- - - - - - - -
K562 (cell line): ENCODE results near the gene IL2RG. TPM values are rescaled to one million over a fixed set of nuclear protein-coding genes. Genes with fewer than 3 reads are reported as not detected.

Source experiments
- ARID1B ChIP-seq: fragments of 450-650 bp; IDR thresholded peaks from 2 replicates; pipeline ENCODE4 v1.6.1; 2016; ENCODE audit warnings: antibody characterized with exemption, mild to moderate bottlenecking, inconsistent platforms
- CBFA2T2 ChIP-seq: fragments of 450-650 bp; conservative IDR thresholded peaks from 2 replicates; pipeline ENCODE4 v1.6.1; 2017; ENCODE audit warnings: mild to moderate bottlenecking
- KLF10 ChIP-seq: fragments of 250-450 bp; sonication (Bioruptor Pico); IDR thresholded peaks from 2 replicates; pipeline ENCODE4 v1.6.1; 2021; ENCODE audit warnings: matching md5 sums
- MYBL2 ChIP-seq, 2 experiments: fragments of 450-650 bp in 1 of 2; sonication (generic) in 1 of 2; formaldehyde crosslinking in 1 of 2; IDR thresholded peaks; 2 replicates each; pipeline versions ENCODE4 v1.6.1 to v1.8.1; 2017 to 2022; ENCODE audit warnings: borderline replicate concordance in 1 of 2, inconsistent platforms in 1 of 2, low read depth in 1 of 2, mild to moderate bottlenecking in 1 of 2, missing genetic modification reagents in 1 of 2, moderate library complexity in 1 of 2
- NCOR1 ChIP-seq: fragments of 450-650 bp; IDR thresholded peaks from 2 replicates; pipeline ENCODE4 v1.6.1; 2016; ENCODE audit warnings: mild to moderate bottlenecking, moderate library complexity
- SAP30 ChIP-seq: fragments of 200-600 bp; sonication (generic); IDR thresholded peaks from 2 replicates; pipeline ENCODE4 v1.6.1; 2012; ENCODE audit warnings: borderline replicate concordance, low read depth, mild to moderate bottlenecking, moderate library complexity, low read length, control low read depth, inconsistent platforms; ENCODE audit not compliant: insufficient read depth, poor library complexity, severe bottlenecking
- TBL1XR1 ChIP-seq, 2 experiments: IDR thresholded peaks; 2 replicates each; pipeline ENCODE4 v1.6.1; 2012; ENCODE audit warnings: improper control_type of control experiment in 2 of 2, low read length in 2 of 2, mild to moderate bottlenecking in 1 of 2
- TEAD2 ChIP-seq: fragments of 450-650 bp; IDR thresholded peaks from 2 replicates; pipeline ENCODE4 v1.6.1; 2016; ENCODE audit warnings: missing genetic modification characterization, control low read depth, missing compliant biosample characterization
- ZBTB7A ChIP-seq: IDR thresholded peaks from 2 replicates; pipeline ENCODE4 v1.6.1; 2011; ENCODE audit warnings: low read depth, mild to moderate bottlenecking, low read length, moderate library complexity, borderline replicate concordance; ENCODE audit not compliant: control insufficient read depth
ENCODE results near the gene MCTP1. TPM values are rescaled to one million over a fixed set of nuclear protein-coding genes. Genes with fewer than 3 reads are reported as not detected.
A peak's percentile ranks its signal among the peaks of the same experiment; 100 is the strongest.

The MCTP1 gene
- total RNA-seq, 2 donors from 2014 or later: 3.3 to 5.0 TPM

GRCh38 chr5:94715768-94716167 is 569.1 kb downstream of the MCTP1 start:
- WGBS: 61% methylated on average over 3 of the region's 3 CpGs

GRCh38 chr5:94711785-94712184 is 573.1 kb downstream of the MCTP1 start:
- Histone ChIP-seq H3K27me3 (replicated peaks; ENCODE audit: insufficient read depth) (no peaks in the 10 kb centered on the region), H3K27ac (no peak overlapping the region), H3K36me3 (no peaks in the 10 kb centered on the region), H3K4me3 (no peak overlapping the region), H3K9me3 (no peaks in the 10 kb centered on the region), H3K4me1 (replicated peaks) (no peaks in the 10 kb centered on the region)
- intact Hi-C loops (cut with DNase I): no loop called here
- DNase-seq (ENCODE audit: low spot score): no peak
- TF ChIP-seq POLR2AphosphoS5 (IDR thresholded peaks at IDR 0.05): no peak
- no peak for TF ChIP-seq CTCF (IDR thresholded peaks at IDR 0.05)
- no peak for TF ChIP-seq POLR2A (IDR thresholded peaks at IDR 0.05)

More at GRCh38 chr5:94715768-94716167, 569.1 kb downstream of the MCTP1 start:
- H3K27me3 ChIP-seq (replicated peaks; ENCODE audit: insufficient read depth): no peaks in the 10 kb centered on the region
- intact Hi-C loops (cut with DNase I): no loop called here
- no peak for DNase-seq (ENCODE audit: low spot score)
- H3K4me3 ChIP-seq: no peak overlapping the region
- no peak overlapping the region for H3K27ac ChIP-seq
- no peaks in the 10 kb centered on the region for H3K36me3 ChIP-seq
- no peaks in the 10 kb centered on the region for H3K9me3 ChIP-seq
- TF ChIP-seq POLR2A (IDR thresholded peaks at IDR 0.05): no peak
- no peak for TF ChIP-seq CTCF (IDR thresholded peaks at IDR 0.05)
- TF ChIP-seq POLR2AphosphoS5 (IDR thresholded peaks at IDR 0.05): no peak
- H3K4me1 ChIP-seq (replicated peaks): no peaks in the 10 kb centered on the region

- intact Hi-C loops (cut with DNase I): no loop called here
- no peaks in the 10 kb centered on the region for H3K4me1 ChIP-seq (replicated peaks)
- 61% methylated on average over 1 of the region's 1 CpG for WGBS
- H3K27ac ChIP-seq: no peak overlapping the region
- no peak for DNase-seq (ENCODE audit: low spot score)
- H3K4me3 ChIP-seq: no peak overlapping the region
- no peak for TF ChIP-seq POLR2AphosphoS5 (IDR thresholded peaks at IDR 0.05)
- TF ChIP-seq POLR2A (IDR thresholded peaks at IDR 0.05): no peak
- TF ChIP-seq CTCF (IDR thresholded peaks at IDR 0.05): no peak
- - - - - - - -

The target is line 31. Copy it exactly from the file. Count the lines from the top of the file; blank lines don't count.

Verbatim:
- no peaks in the 10 kb centered on the region for H3K36me3 ChIP-seq